High summer hazards for pets

Jackson BarrettSouth Western Times
South West pet owners are being urged to consider snakes and the temperature when outside with their four-legged friends.
Camera IconSouth West pet owners are being urged to consider snakes and the temperature when outside with their four-legged friends. Credit: Justin Benson-Cooper/The West Australian

Summer can be a busy time of year, but with all that is happening, it is important not to forget the smallest members of the family.

In many ways, hot days can prove dangerous to our pets, particularly those that are naturally active.

Blair Street Veterinary Hospital vet Dr John Fulton said it is important to manage the activity of pets, particularly dogs at the height of summer.

“It is important to avoid walking the dogs in the height of the sun in the middle of the day,” he said.

“Walk them at night or in the morning when everything is cooler.

If it is too hot for you to walk, it is too hot for the dog to walk.

Unlike humans, who regulate heat by sweating, dogs need to pant to cool themselves down, which is a less effective method.

“Dogs don’t sweat through their skin, we are much better at managing heat than dogs,” Dr Fulton said.

“There are very few sweat glands on their skin which means they have to pant to lose heat through their tongue.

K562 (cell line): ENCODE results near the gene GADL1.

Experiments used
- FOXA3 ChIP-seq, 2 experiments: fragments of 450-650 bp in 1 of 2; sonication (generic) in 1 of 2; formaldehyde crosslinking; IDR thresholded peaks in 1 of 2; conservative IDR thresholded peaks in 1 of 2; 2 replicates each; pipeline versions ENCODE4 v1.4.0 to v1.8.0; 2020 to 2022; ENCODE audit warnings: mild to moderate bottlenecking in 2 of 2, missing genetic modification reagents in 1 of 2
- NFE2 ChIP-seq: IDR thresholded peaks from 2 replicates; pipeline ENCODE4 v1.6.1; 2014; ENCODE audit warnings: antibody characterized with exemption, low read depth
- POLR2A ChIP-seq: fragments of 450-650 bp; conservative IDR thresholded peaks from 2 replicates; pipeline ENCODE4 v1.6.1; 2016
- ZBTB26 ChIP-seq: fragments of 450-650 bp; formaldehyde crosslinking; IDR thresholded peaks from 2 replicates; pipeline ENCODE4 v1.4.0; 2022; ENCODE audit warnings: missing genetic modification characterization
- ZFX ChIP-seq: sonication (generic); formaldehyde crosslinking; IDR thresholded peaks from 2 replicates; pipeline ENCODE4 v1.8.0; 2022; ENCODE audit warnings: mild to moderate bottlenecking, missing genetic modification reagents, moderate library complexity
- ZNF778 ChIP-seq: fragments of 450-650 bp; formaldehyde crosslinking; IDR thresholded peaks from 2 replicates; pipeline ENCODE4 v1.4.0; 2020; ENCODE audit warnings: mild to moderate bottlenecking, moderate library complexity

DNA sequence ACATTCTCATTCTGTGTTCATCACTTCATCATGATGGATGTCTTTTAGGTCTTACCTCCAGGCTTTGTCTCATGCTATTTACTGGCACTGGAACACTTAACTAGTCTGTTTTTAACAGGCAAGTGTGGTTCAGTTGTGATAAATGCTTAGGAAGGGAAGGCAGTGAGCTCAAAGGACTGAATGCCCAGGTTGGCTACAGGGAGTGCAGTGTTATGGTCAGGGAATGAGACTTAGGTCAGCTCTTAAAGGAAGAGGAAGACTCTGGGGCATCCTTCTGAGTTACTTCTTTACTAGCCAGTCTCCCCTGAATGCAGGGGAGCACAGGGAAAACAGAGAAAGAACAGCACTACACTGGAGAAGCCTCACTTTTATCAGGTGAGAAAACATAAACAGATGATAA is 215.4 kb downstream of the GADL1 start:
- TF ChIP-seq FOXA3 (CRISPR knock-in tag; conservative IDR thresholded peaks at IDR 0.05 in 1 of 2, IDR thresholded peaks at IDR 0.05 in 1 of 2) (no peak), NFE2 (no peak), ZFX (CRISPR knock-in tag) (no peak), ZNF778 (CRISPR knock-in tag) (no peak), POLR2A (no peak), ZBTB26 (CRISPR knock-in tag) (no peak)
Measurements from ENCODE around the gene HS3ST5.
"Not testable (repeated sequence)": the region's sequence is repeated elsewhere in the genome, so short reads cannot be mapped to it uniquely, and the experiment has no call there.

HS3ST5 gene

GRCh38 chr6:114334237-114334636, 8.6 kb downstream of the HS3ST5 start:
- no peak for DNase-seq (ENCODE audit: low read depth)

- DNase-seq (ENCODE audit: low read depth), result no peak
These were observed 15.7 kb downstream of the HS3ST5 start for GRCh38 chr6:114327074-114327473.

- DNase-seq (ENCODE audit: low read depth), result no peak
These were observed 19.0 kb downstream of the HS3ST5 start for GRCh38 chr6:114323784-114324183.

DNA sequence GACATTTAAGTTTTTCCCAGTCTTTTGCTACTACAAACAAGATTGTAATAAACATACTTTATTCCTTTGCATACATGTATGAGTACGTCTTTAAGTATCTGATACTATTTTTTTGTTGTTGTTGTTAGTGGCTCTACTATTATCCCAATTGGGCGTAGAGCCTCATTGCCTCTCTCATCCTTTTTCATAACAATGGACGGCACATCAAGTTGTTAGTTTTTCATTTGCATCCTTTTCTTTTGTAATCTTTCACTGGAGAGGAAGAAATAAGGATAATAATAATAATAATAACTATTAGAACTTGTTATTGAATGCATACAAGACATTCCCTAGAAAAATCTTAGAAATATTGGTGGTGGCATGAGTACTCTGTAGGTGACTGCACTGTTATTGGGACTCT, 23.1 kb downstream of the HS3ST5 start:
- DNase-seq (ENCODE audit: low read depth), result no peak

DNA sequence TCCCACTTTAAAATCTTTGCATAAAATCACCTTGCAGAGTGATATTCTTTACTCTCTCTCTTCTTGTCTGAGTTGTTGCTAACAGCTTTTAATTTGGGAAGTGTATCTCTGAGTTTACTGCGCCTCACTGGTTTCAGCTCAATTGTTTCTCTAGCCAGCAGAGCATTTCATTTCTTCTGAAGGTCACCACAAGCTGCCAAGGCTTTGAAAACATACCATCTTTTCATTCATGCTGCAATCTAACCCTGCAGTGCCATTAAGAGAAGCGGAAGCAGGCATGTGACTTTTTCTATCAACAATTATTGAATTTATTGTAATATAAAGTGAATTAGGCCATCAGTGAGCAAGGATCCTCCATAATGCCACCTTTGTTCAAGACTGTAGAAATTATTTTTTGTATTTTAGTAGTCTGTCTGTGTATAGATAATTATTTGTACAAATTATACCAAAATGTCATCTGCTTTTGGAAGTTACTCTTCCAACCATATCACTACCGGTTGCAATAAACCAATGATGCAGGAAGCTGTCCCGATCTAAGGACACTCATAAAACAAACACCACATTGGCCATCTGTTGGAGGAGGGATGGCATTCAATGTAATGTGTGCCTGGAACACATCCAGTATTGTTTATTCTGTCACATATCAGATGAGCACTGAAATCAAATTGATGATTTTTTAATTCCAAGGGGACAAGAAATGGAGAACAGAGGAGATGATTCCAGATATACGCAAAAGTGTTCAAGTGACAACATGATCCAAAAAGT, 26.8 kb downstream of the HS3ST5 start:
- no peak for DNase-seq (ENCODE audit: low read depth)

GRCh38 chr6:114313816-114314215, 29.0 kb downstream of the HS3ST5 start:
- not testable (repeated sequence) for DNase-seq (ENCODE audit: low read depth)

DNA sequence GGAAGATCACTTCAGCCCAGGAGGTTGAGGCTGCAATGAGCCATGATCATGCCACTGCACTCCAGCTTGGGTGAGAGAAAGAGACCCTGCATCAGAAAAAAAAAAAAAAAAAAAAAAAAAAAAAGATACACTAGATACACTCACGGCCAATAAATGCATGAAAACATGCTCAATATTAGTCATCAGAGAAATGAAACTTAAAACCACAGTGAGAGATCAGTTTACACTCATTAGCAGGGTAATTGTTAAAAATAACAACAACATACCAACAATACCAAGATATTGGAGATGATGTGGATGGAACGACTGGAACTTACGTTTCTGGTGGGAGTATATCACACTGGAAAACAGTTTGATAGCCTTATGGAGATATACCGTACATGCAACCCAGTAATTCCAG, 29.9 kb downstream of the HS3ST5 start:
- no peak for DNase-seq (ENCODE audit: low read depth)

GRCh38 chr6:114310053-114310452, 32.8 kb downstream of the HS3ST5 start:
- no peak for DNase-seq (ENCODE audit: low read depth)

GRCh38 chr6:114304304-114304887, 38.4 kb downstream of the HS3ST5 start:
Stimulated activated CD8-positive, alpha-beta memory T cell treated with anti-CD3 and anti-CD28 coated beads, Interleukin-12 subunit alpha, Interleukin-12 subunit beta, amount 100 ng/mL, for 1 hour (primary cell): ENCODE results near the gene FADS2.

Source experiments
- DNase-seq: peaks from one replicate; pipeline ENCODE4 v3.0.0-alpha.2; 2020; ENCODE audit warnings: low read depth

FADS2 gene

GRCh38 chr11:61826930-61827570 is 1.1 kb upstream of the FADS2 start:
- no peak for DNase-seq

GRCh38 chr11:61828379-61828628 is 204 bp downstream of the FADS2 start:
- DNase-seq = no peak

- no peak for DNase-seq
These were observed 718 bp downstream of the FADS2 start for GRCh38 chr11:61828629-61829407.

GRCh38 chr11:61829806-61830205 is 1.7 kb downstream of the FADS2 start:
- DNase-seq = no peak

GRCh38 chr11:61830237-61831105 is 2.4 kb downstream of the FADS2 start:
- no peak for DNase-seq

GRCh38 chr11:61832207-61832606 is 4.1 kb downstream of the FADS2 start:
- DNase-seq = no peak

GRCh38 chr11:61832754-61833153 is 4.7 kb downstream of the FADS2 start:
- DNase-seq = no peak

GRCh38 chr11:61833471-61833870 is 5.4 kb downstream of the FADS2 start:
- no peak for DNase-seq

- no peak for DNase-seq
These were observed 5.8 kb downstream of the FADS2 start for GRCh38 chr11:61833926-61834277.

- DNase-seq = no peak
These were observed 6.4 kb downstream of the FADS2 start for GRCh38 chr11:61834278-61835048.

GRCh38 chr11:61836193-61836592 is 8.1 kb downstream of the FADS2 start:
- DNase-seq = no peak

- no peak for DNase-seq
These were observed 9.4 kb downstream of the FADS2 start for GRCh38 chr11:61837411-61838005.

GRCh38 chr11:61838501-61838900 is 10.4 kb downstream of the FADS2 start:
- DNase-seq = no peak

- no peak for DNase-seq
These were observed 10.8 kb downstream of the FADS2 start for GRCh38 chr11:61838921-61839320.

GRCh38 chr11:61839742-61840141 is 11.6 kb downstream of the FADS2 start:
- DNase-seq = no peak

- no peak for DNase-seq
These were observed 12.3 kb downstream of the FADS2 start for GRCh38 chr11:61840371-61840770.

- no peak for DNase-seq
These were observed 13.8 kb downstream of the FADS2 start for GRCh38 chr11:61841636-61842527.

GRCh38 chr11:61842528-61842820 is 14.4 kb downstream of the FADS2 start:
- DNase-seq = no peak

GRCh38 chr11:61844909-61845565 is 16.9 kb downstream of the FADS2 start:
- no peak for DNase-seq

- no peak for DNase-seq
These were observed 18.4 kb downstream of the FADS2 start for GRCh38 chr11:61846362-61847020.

“Once their temperature hits over 40.6C, they actually can’t lose any more heat because their metabolism speeds up so it gets higher and higher all by itself.”

It is for this reason that leaving a dog in a hot car is so dangerous.

“There are still some silly people who take their dogs and leave them in the car,” he said.

“Cracking the windows is not recommended, leaving the windows open a little bit is not enough to cool the car sufficiently for a dog to be in there.

“It is still too dangerous.”

Dr Fulton said there were other safety concerns to be wary of during summer as well.

“There will be fleas jumping on them when they go for walks so make sure flea control is up to scratch and the snakes are out in force, so do not let the dog run in the bush unsupervised.”

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